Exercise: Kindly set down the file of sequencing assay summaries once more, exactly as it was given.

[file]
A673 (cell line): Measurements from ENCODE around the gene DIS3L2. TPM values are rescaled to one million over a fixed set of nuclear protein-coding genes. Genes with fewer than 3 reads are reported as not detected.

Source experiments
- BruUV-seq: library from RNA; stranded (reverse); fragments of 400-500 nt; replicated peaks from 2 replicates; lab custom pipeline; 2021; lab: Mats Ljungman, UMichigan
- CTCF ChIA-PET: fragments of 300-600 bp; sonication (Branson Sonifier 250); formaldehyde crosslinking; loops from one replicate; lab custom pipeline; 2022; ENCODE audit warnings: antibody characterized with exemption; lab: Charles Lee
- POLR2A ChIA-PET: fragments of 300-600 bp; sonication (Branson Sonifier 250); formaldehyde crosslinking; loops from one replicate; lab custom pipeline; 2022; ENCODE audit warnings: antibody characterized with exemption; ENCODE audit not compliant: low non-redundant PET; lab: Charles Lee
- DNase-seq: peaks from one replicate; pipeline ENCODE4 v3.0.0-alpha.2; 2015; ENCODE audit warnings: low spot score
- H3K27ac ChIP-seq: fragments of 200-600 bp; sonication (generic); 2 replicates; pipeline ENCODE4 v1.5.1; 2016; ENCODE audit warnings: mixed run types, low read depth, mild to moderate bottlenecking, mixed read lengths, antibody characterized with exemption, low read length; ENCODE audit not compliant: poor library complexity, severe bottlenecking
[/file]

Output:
A673 (cell line): Measurements from ENCODE around the gene DIS3L2. TPM values are rescaled to one million over a fixed set of nuclear protein-coding genes. Genes with fewer than 3 reads are reported as not detected.

Source experiments
- BruUV-seq: library from RNA; stranded (reverse); fragments of 400-500 nt; replicated peaks from 2 replicates; lab custom pipeline; 2021; lab: Mats Ljungman, UMichigan
- CTCF ChIA-PET: fragments of 300-600 bp; sonication (Branson Sonifier 250); formaldehyde crosslinking; loops from one replicate; lab custom pipeline; 2022; ENCODE audit warnings: antibody characterized with exemption; lab: Charles Lee
- POLR2A ChIA-PET: fragments of 300-600 bp; sonication (Branson Sonifier 250); formaldehyde crosslinking; loops from one replicate; lab custom pipeline; 2022; ENCODE audit warnings: antibody characterized with exemption; ENCODE audit not compliant: low non-redundant PET; lab: Charles Lee
- DNase-seq: peaks from one replicate; pipeline ENCODE4 v3.0.0-alpha.2; 2015; ENCODE audit warnings: low spot score
- H3K27ac ChIP-seq: fragments of 200-600 bp; sonication (generic); 2 replicates; pipeline ENCODE4 v1.5.1; 2016; ENCODE audit warnings: mixed run types, low read depth, mild to moderate bottlenecking, mixed read lengths, antibody characterized with exemption, low read length; ENCODE audit not compliant: poor library complexity, severe bottlenecking